Bratislava was slightly different, but just as intimate. The first day, we wandered the city near our hostel. Around dinner time, we came upon a small Slovakian restaurant, where the waitress knew approximately two English words. Of course, none of us speak Slovakian, so it was an interesting experience, which mostly consisted of us asking the waitress what she liked entirely in gestures and excited pointing at the menu. Communication at it’s finest. The food was delicious: I had a hearty chicken stew, along with a soda-beer called Kofola that is popular there. The next day, we got to explore the mayoral palace in the city. Historically, the palace is the foremost political headquarters of the region. Currently it is the headquarters of the Slovak Republic. Being the only tourists there, it was a very warm and welcoming experience. The palace was restored and is now kept as it was in the 19th century. Afterwards, we were able to meander through the Slovakian history museum, learning about this region’s history. Then, we were able to walk right up into the courtyard of the Bratislava castle, which was very grand. ImageAdmission was prohibitively expensive, sadly. While exploring the city afterwards, we discovered a little shop that served the best-tasting ice cream I’ve ever had. We then found a fairly large cathedral, St. Martin’s. The church was empty, so the curator was able to take the time to explain to me the shrine that held the preserved body of Saint John the Merciful, the Patriarch of Alexandria from the 7th century!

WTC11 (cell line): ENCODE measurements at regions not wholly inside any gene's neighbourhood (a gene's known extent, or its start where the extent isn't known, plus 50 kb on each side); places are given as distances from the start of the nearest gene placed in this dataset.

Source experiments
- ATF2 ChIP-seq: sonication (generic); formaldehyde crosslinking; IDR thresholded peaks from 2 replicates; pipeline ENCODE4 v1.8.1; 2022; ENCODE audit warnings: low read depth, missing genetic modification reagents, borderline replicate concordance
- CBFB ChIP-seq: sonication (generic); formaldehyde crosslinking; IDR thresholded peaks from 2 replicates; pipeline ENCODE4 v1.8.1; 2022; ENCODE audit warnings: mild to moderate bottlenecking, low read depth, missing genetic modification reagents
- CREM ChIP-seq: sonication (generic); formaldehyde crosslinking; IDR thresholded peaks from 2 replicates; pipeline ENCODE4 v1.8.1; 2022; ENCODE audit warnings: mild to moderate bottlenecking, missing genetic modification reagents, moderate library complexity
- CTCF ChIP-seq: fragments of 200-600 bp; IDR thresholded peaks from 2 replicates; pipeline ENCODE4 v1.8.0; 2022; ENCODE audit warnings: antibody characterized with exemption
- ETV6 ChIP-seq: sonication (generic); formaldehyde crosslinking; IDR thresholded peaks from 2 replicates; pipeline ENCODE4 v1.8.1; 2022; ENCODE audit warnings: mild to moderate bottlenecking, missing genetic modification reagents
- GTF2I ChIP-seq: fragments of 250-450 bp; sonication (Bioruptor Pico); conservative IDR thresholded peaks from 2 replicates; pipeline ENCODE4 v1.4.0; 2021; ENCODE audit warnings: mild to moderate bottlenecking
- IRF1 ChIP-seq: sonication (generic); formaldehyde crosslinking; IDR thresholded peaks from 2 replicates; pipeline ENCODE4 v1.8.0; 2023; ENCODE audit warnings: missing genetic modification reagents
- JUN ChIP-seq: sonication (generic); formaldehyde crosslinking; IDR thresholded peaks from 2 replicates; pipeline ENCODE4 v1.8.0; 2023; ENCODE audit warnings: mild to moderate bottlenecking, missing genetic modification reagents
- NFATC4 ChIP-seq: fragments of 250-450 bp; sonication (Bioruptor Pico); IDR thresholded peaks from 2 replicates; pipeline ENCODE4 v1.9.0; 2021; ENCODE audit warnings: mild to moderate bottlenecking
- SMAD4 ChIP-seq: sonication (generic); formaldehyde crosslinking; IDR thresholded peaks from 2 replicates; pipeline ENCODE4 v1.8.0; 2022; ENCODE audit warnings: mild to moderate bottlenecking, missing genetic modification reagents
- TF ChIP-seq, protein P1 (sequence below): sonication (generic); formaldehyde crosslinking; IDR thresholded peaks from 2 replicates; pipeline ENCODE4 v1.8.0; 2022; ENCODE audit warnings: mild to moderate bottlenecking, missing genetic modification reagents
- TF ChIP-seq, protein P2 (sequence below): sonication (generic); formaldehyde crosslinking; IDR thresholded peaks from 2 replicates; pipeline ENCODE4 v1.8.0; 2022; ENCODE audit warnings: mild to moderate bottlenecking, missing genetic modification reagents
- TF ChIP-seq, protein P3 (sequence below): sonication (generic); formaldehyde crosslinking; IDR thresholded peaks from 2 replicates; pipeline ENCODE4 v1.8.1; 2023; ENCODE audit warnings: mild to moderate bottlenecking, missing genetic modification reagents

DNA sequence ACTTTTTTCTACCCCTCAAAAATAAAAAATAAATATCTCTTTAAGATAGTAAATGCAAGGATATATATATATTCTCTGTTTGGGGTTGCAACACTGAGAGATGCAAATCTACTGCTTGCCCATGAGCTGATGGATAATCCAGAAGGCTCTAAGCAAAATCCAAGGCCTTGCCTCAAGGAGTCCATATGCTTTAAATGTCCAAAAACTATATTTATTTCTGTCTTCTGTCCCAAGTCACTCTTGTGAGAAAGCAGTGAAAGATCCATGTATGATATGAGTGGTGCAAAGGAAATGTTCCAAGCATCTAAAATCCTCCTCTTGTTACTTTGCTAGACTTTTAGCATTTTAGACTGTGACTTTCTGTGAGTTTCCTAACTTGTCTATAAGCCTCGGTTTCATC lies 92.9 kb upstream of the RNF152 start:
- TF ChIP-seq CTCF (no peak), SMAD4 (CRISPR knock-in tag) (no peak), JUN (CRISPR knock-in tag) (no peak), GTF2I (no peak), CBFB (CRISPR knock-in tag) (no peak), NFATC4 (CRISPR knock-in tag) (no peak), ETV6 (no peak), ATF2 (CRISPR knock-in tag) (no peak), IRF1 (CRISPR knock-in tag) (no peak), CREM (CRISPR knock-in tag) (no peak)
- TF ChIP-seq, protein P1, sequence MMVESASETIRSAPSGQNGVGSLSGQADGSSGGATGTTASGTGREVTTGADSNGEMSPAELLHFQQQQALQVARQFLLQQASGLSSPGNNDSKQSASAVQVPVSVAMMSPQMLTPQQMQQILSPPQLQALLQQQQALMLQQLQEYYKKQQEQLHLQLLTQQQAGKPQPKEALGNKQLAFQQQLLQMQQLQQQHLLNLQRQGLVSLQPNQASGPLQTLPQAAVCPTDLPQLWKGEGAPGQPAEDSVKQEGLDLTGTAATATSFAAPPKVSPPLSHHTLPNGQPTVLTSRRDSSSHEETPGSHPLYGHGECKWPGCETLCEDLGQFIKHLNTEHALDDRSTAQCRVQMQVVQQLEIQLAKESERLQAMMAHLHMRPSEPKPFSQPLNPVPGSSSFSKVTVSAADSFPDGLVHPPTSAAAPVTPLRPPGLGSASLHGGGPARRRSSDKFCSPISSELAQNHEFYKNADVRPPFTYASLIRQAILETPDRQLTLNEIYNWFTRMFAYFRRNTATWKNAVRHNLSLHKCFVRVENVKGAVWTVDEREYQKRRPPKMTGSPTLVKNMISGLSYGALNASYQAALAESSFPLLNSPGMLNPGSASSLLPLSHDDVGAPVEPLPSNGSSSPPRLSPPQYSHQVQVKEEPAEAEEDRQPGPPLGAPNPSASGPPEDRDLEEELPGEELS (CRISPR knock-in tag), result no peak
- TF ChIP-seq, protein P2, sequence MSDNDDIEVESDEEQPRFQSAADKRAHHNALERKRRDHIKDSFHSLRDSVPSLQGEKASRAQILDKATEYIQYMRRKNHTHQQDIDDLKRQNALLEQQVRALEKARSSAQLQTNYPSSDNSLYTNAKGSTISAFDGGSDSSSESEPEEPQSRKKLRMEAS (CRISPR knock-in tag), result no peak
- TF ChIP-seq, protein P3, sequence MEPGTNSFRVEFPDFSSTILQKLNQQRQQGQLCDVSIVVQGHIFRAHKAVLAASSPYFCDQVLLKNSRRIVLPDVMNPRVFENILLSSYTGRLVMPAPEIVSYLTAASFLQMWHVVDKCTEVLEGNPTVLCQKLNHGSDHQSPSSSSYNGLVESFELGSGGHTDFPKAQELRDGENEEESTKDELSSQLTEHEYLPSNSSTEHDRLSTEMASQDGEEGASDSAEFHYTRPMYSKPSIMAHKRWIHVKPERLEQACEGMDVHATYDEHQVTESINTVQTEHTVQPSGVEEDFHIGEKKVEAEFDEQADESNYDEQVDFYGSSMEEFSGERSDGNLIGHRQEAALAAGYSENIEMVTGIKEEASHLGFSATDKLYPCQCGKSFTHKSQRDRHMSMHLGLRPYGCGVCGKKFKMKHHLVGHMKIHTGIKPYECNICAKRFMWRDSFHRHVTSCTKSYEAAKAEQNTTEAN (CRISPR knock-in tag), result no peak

From both of these cities, I was expecting the typically portrayed Eastern European rundown city with grey skies and dilapidated buildings everywhere, barely civilized. Okay, that may be exaggerated a bit. However, we were met with nothing but cheerful kindness and excellent food. In most of the larger cities, we are treated as a batch of tourists (“Hello – how are you – here’s your ticket – thank you – next!”) but here we were treated more as important individuals. It was a good feeling to understand that these people wanted us there, and they were glad to help us learn about their culture. 

Val Cenis February 11, 2013

Posted by stevenseligsohn in Travel Log.
comments closed